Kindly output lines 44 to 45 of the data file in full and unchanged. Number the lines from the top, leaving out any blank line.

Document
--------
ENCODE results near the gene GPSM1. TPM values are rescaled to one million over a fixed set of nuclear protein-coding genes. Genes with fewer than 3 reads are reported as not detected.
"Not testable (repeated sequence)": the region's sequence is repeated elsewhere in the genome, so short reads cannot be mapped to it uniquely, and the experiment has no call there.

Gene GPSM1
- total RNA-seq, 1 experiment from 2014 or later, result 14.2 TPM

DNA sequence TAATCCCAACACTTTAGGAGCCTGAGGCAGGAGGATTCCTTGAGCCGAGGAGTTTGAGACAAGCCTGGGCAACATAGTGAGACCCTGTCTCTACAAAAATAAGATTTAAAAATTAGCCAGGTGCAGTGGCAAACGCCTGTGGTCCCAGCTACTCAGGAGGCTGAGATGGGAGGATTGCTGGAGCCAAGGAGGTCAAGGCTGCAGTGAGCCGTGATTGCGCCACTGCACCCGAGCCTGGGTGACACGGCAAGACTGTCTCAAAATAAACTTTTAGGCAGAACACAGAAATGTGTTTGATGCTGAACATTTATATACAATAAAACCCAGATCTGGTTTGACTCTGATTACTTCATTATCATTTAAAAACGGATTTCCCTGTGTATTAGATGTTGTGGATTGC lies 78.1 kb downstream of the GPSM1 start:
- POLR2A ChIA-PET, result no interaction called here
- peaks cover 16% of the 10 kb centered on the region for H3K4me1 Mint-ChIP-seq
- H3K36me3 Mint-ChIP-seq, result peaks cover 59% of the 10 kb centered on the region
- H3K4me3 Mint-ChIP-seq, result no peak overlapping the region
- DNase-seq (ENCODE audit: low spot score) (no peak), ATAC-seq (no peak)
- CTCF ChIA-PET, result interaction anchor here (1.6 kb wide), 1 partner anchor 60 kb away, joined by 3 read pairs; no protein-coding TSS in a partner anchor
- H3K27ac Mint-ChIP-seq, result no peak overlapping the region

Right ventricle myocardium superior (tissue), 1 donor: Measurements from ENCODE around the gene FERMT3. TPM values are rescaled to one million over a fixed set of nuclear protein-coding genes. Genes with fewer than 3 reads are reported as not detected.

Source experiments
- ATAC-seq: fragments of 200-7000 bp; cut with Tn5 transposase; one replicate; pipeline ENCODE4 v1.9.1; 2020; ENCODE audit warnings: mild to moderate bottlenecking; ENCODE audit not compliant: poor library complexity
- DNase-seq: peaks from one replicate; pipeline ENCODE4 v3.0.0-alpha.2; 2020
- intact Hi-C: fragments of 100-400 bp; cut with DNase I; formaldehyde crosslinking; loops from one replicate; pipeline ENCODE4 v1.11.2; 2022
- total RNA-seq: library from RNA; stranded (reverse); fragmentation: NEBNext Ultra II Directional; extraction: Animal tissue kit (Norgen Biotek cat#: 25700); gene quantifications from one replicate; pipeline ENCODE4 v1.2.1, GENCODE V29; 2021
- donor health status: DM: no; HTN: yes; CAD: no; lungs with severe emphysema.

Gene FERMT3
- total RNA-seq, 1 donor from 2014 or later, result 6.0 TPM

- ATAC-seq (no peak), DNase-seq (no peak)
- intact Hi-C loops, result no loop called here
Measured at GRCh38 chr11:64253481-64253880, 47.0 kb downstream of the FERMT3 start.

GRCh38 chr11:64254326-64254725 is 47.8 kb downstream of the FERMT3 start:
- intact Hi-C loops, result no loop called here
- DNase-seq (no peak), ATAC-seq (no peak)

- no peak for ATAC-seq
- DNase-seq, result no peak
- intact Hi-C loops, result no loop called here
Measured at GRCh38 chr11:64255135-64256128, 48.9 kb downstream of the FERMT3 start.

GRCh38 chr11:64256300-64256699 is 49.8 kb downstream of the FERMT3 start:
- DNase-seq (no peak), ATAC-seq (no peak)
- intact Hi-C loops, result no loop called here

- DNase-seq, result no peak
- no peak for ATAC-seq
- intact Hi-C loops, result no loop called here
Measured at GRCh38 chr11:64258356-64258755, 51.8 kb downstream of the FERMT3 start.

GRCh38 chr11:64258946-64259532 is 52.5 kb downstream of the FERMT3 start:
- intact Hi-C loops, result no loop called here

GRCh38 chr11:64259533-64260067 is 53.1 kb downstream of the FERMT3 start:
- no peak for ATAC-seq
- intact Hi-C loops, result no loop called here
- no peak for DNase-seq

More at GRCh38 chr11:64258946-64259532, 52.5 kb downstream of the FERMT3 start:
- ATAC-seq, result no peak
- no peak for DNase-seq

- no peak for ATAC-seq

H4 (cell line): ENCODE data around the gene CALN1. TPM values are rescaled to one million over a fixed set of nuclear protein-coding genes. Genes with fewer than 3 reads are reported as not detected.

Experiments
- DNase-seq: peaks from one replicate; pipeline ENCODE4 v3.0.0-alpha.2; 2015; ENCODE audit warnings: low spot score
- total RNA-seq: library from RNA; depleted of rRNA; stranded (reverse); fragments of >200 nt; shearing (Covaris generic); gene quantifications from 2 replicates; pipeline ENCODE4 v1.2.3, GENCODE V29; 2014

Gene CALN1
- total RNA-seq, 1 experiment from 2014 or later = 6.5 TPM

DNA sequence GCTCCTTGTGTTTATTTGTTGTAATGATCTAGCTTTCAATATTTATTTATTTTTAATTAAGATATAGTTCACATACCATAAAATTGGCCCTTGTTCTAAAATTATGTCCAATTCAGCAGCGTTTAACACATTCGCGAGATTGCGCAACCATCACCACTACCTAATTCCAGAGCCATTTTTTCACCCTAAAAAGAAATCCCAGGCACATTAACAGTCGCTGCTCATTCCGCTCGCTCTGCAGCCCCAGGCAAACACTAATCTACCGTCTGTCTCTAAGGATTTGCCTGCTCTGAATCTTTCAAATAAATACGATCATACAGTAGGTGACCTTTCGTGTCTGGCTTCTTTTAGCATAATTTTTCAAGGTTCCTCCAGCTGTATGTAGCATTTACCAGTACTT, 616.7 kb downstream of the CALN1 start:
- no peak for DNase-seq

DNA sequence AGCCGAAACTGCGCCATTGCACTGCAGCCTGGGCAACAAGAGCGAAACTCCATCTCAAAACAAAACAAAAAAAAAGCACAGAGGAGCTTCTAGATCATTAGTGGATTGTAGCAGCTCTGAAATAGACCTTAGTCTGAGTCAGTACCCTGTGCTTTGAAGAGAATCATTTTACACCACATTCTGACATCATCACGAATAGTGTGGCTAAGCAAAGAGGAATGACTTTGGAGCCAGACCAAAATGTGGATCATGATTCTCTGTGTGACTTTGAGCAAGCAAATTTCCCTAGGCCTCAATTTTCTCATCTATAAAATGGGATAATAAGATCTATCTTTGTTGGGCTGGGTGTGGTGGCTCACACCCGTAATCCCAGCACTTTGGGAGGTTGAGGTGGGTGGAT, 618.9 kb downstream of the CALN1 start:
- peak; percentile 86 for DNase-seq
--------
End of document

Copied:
- no peak for DNase-seq

More at GRCh38 chr11:64258946-64259532, 52.5 kb downstream of the FERMT3 start: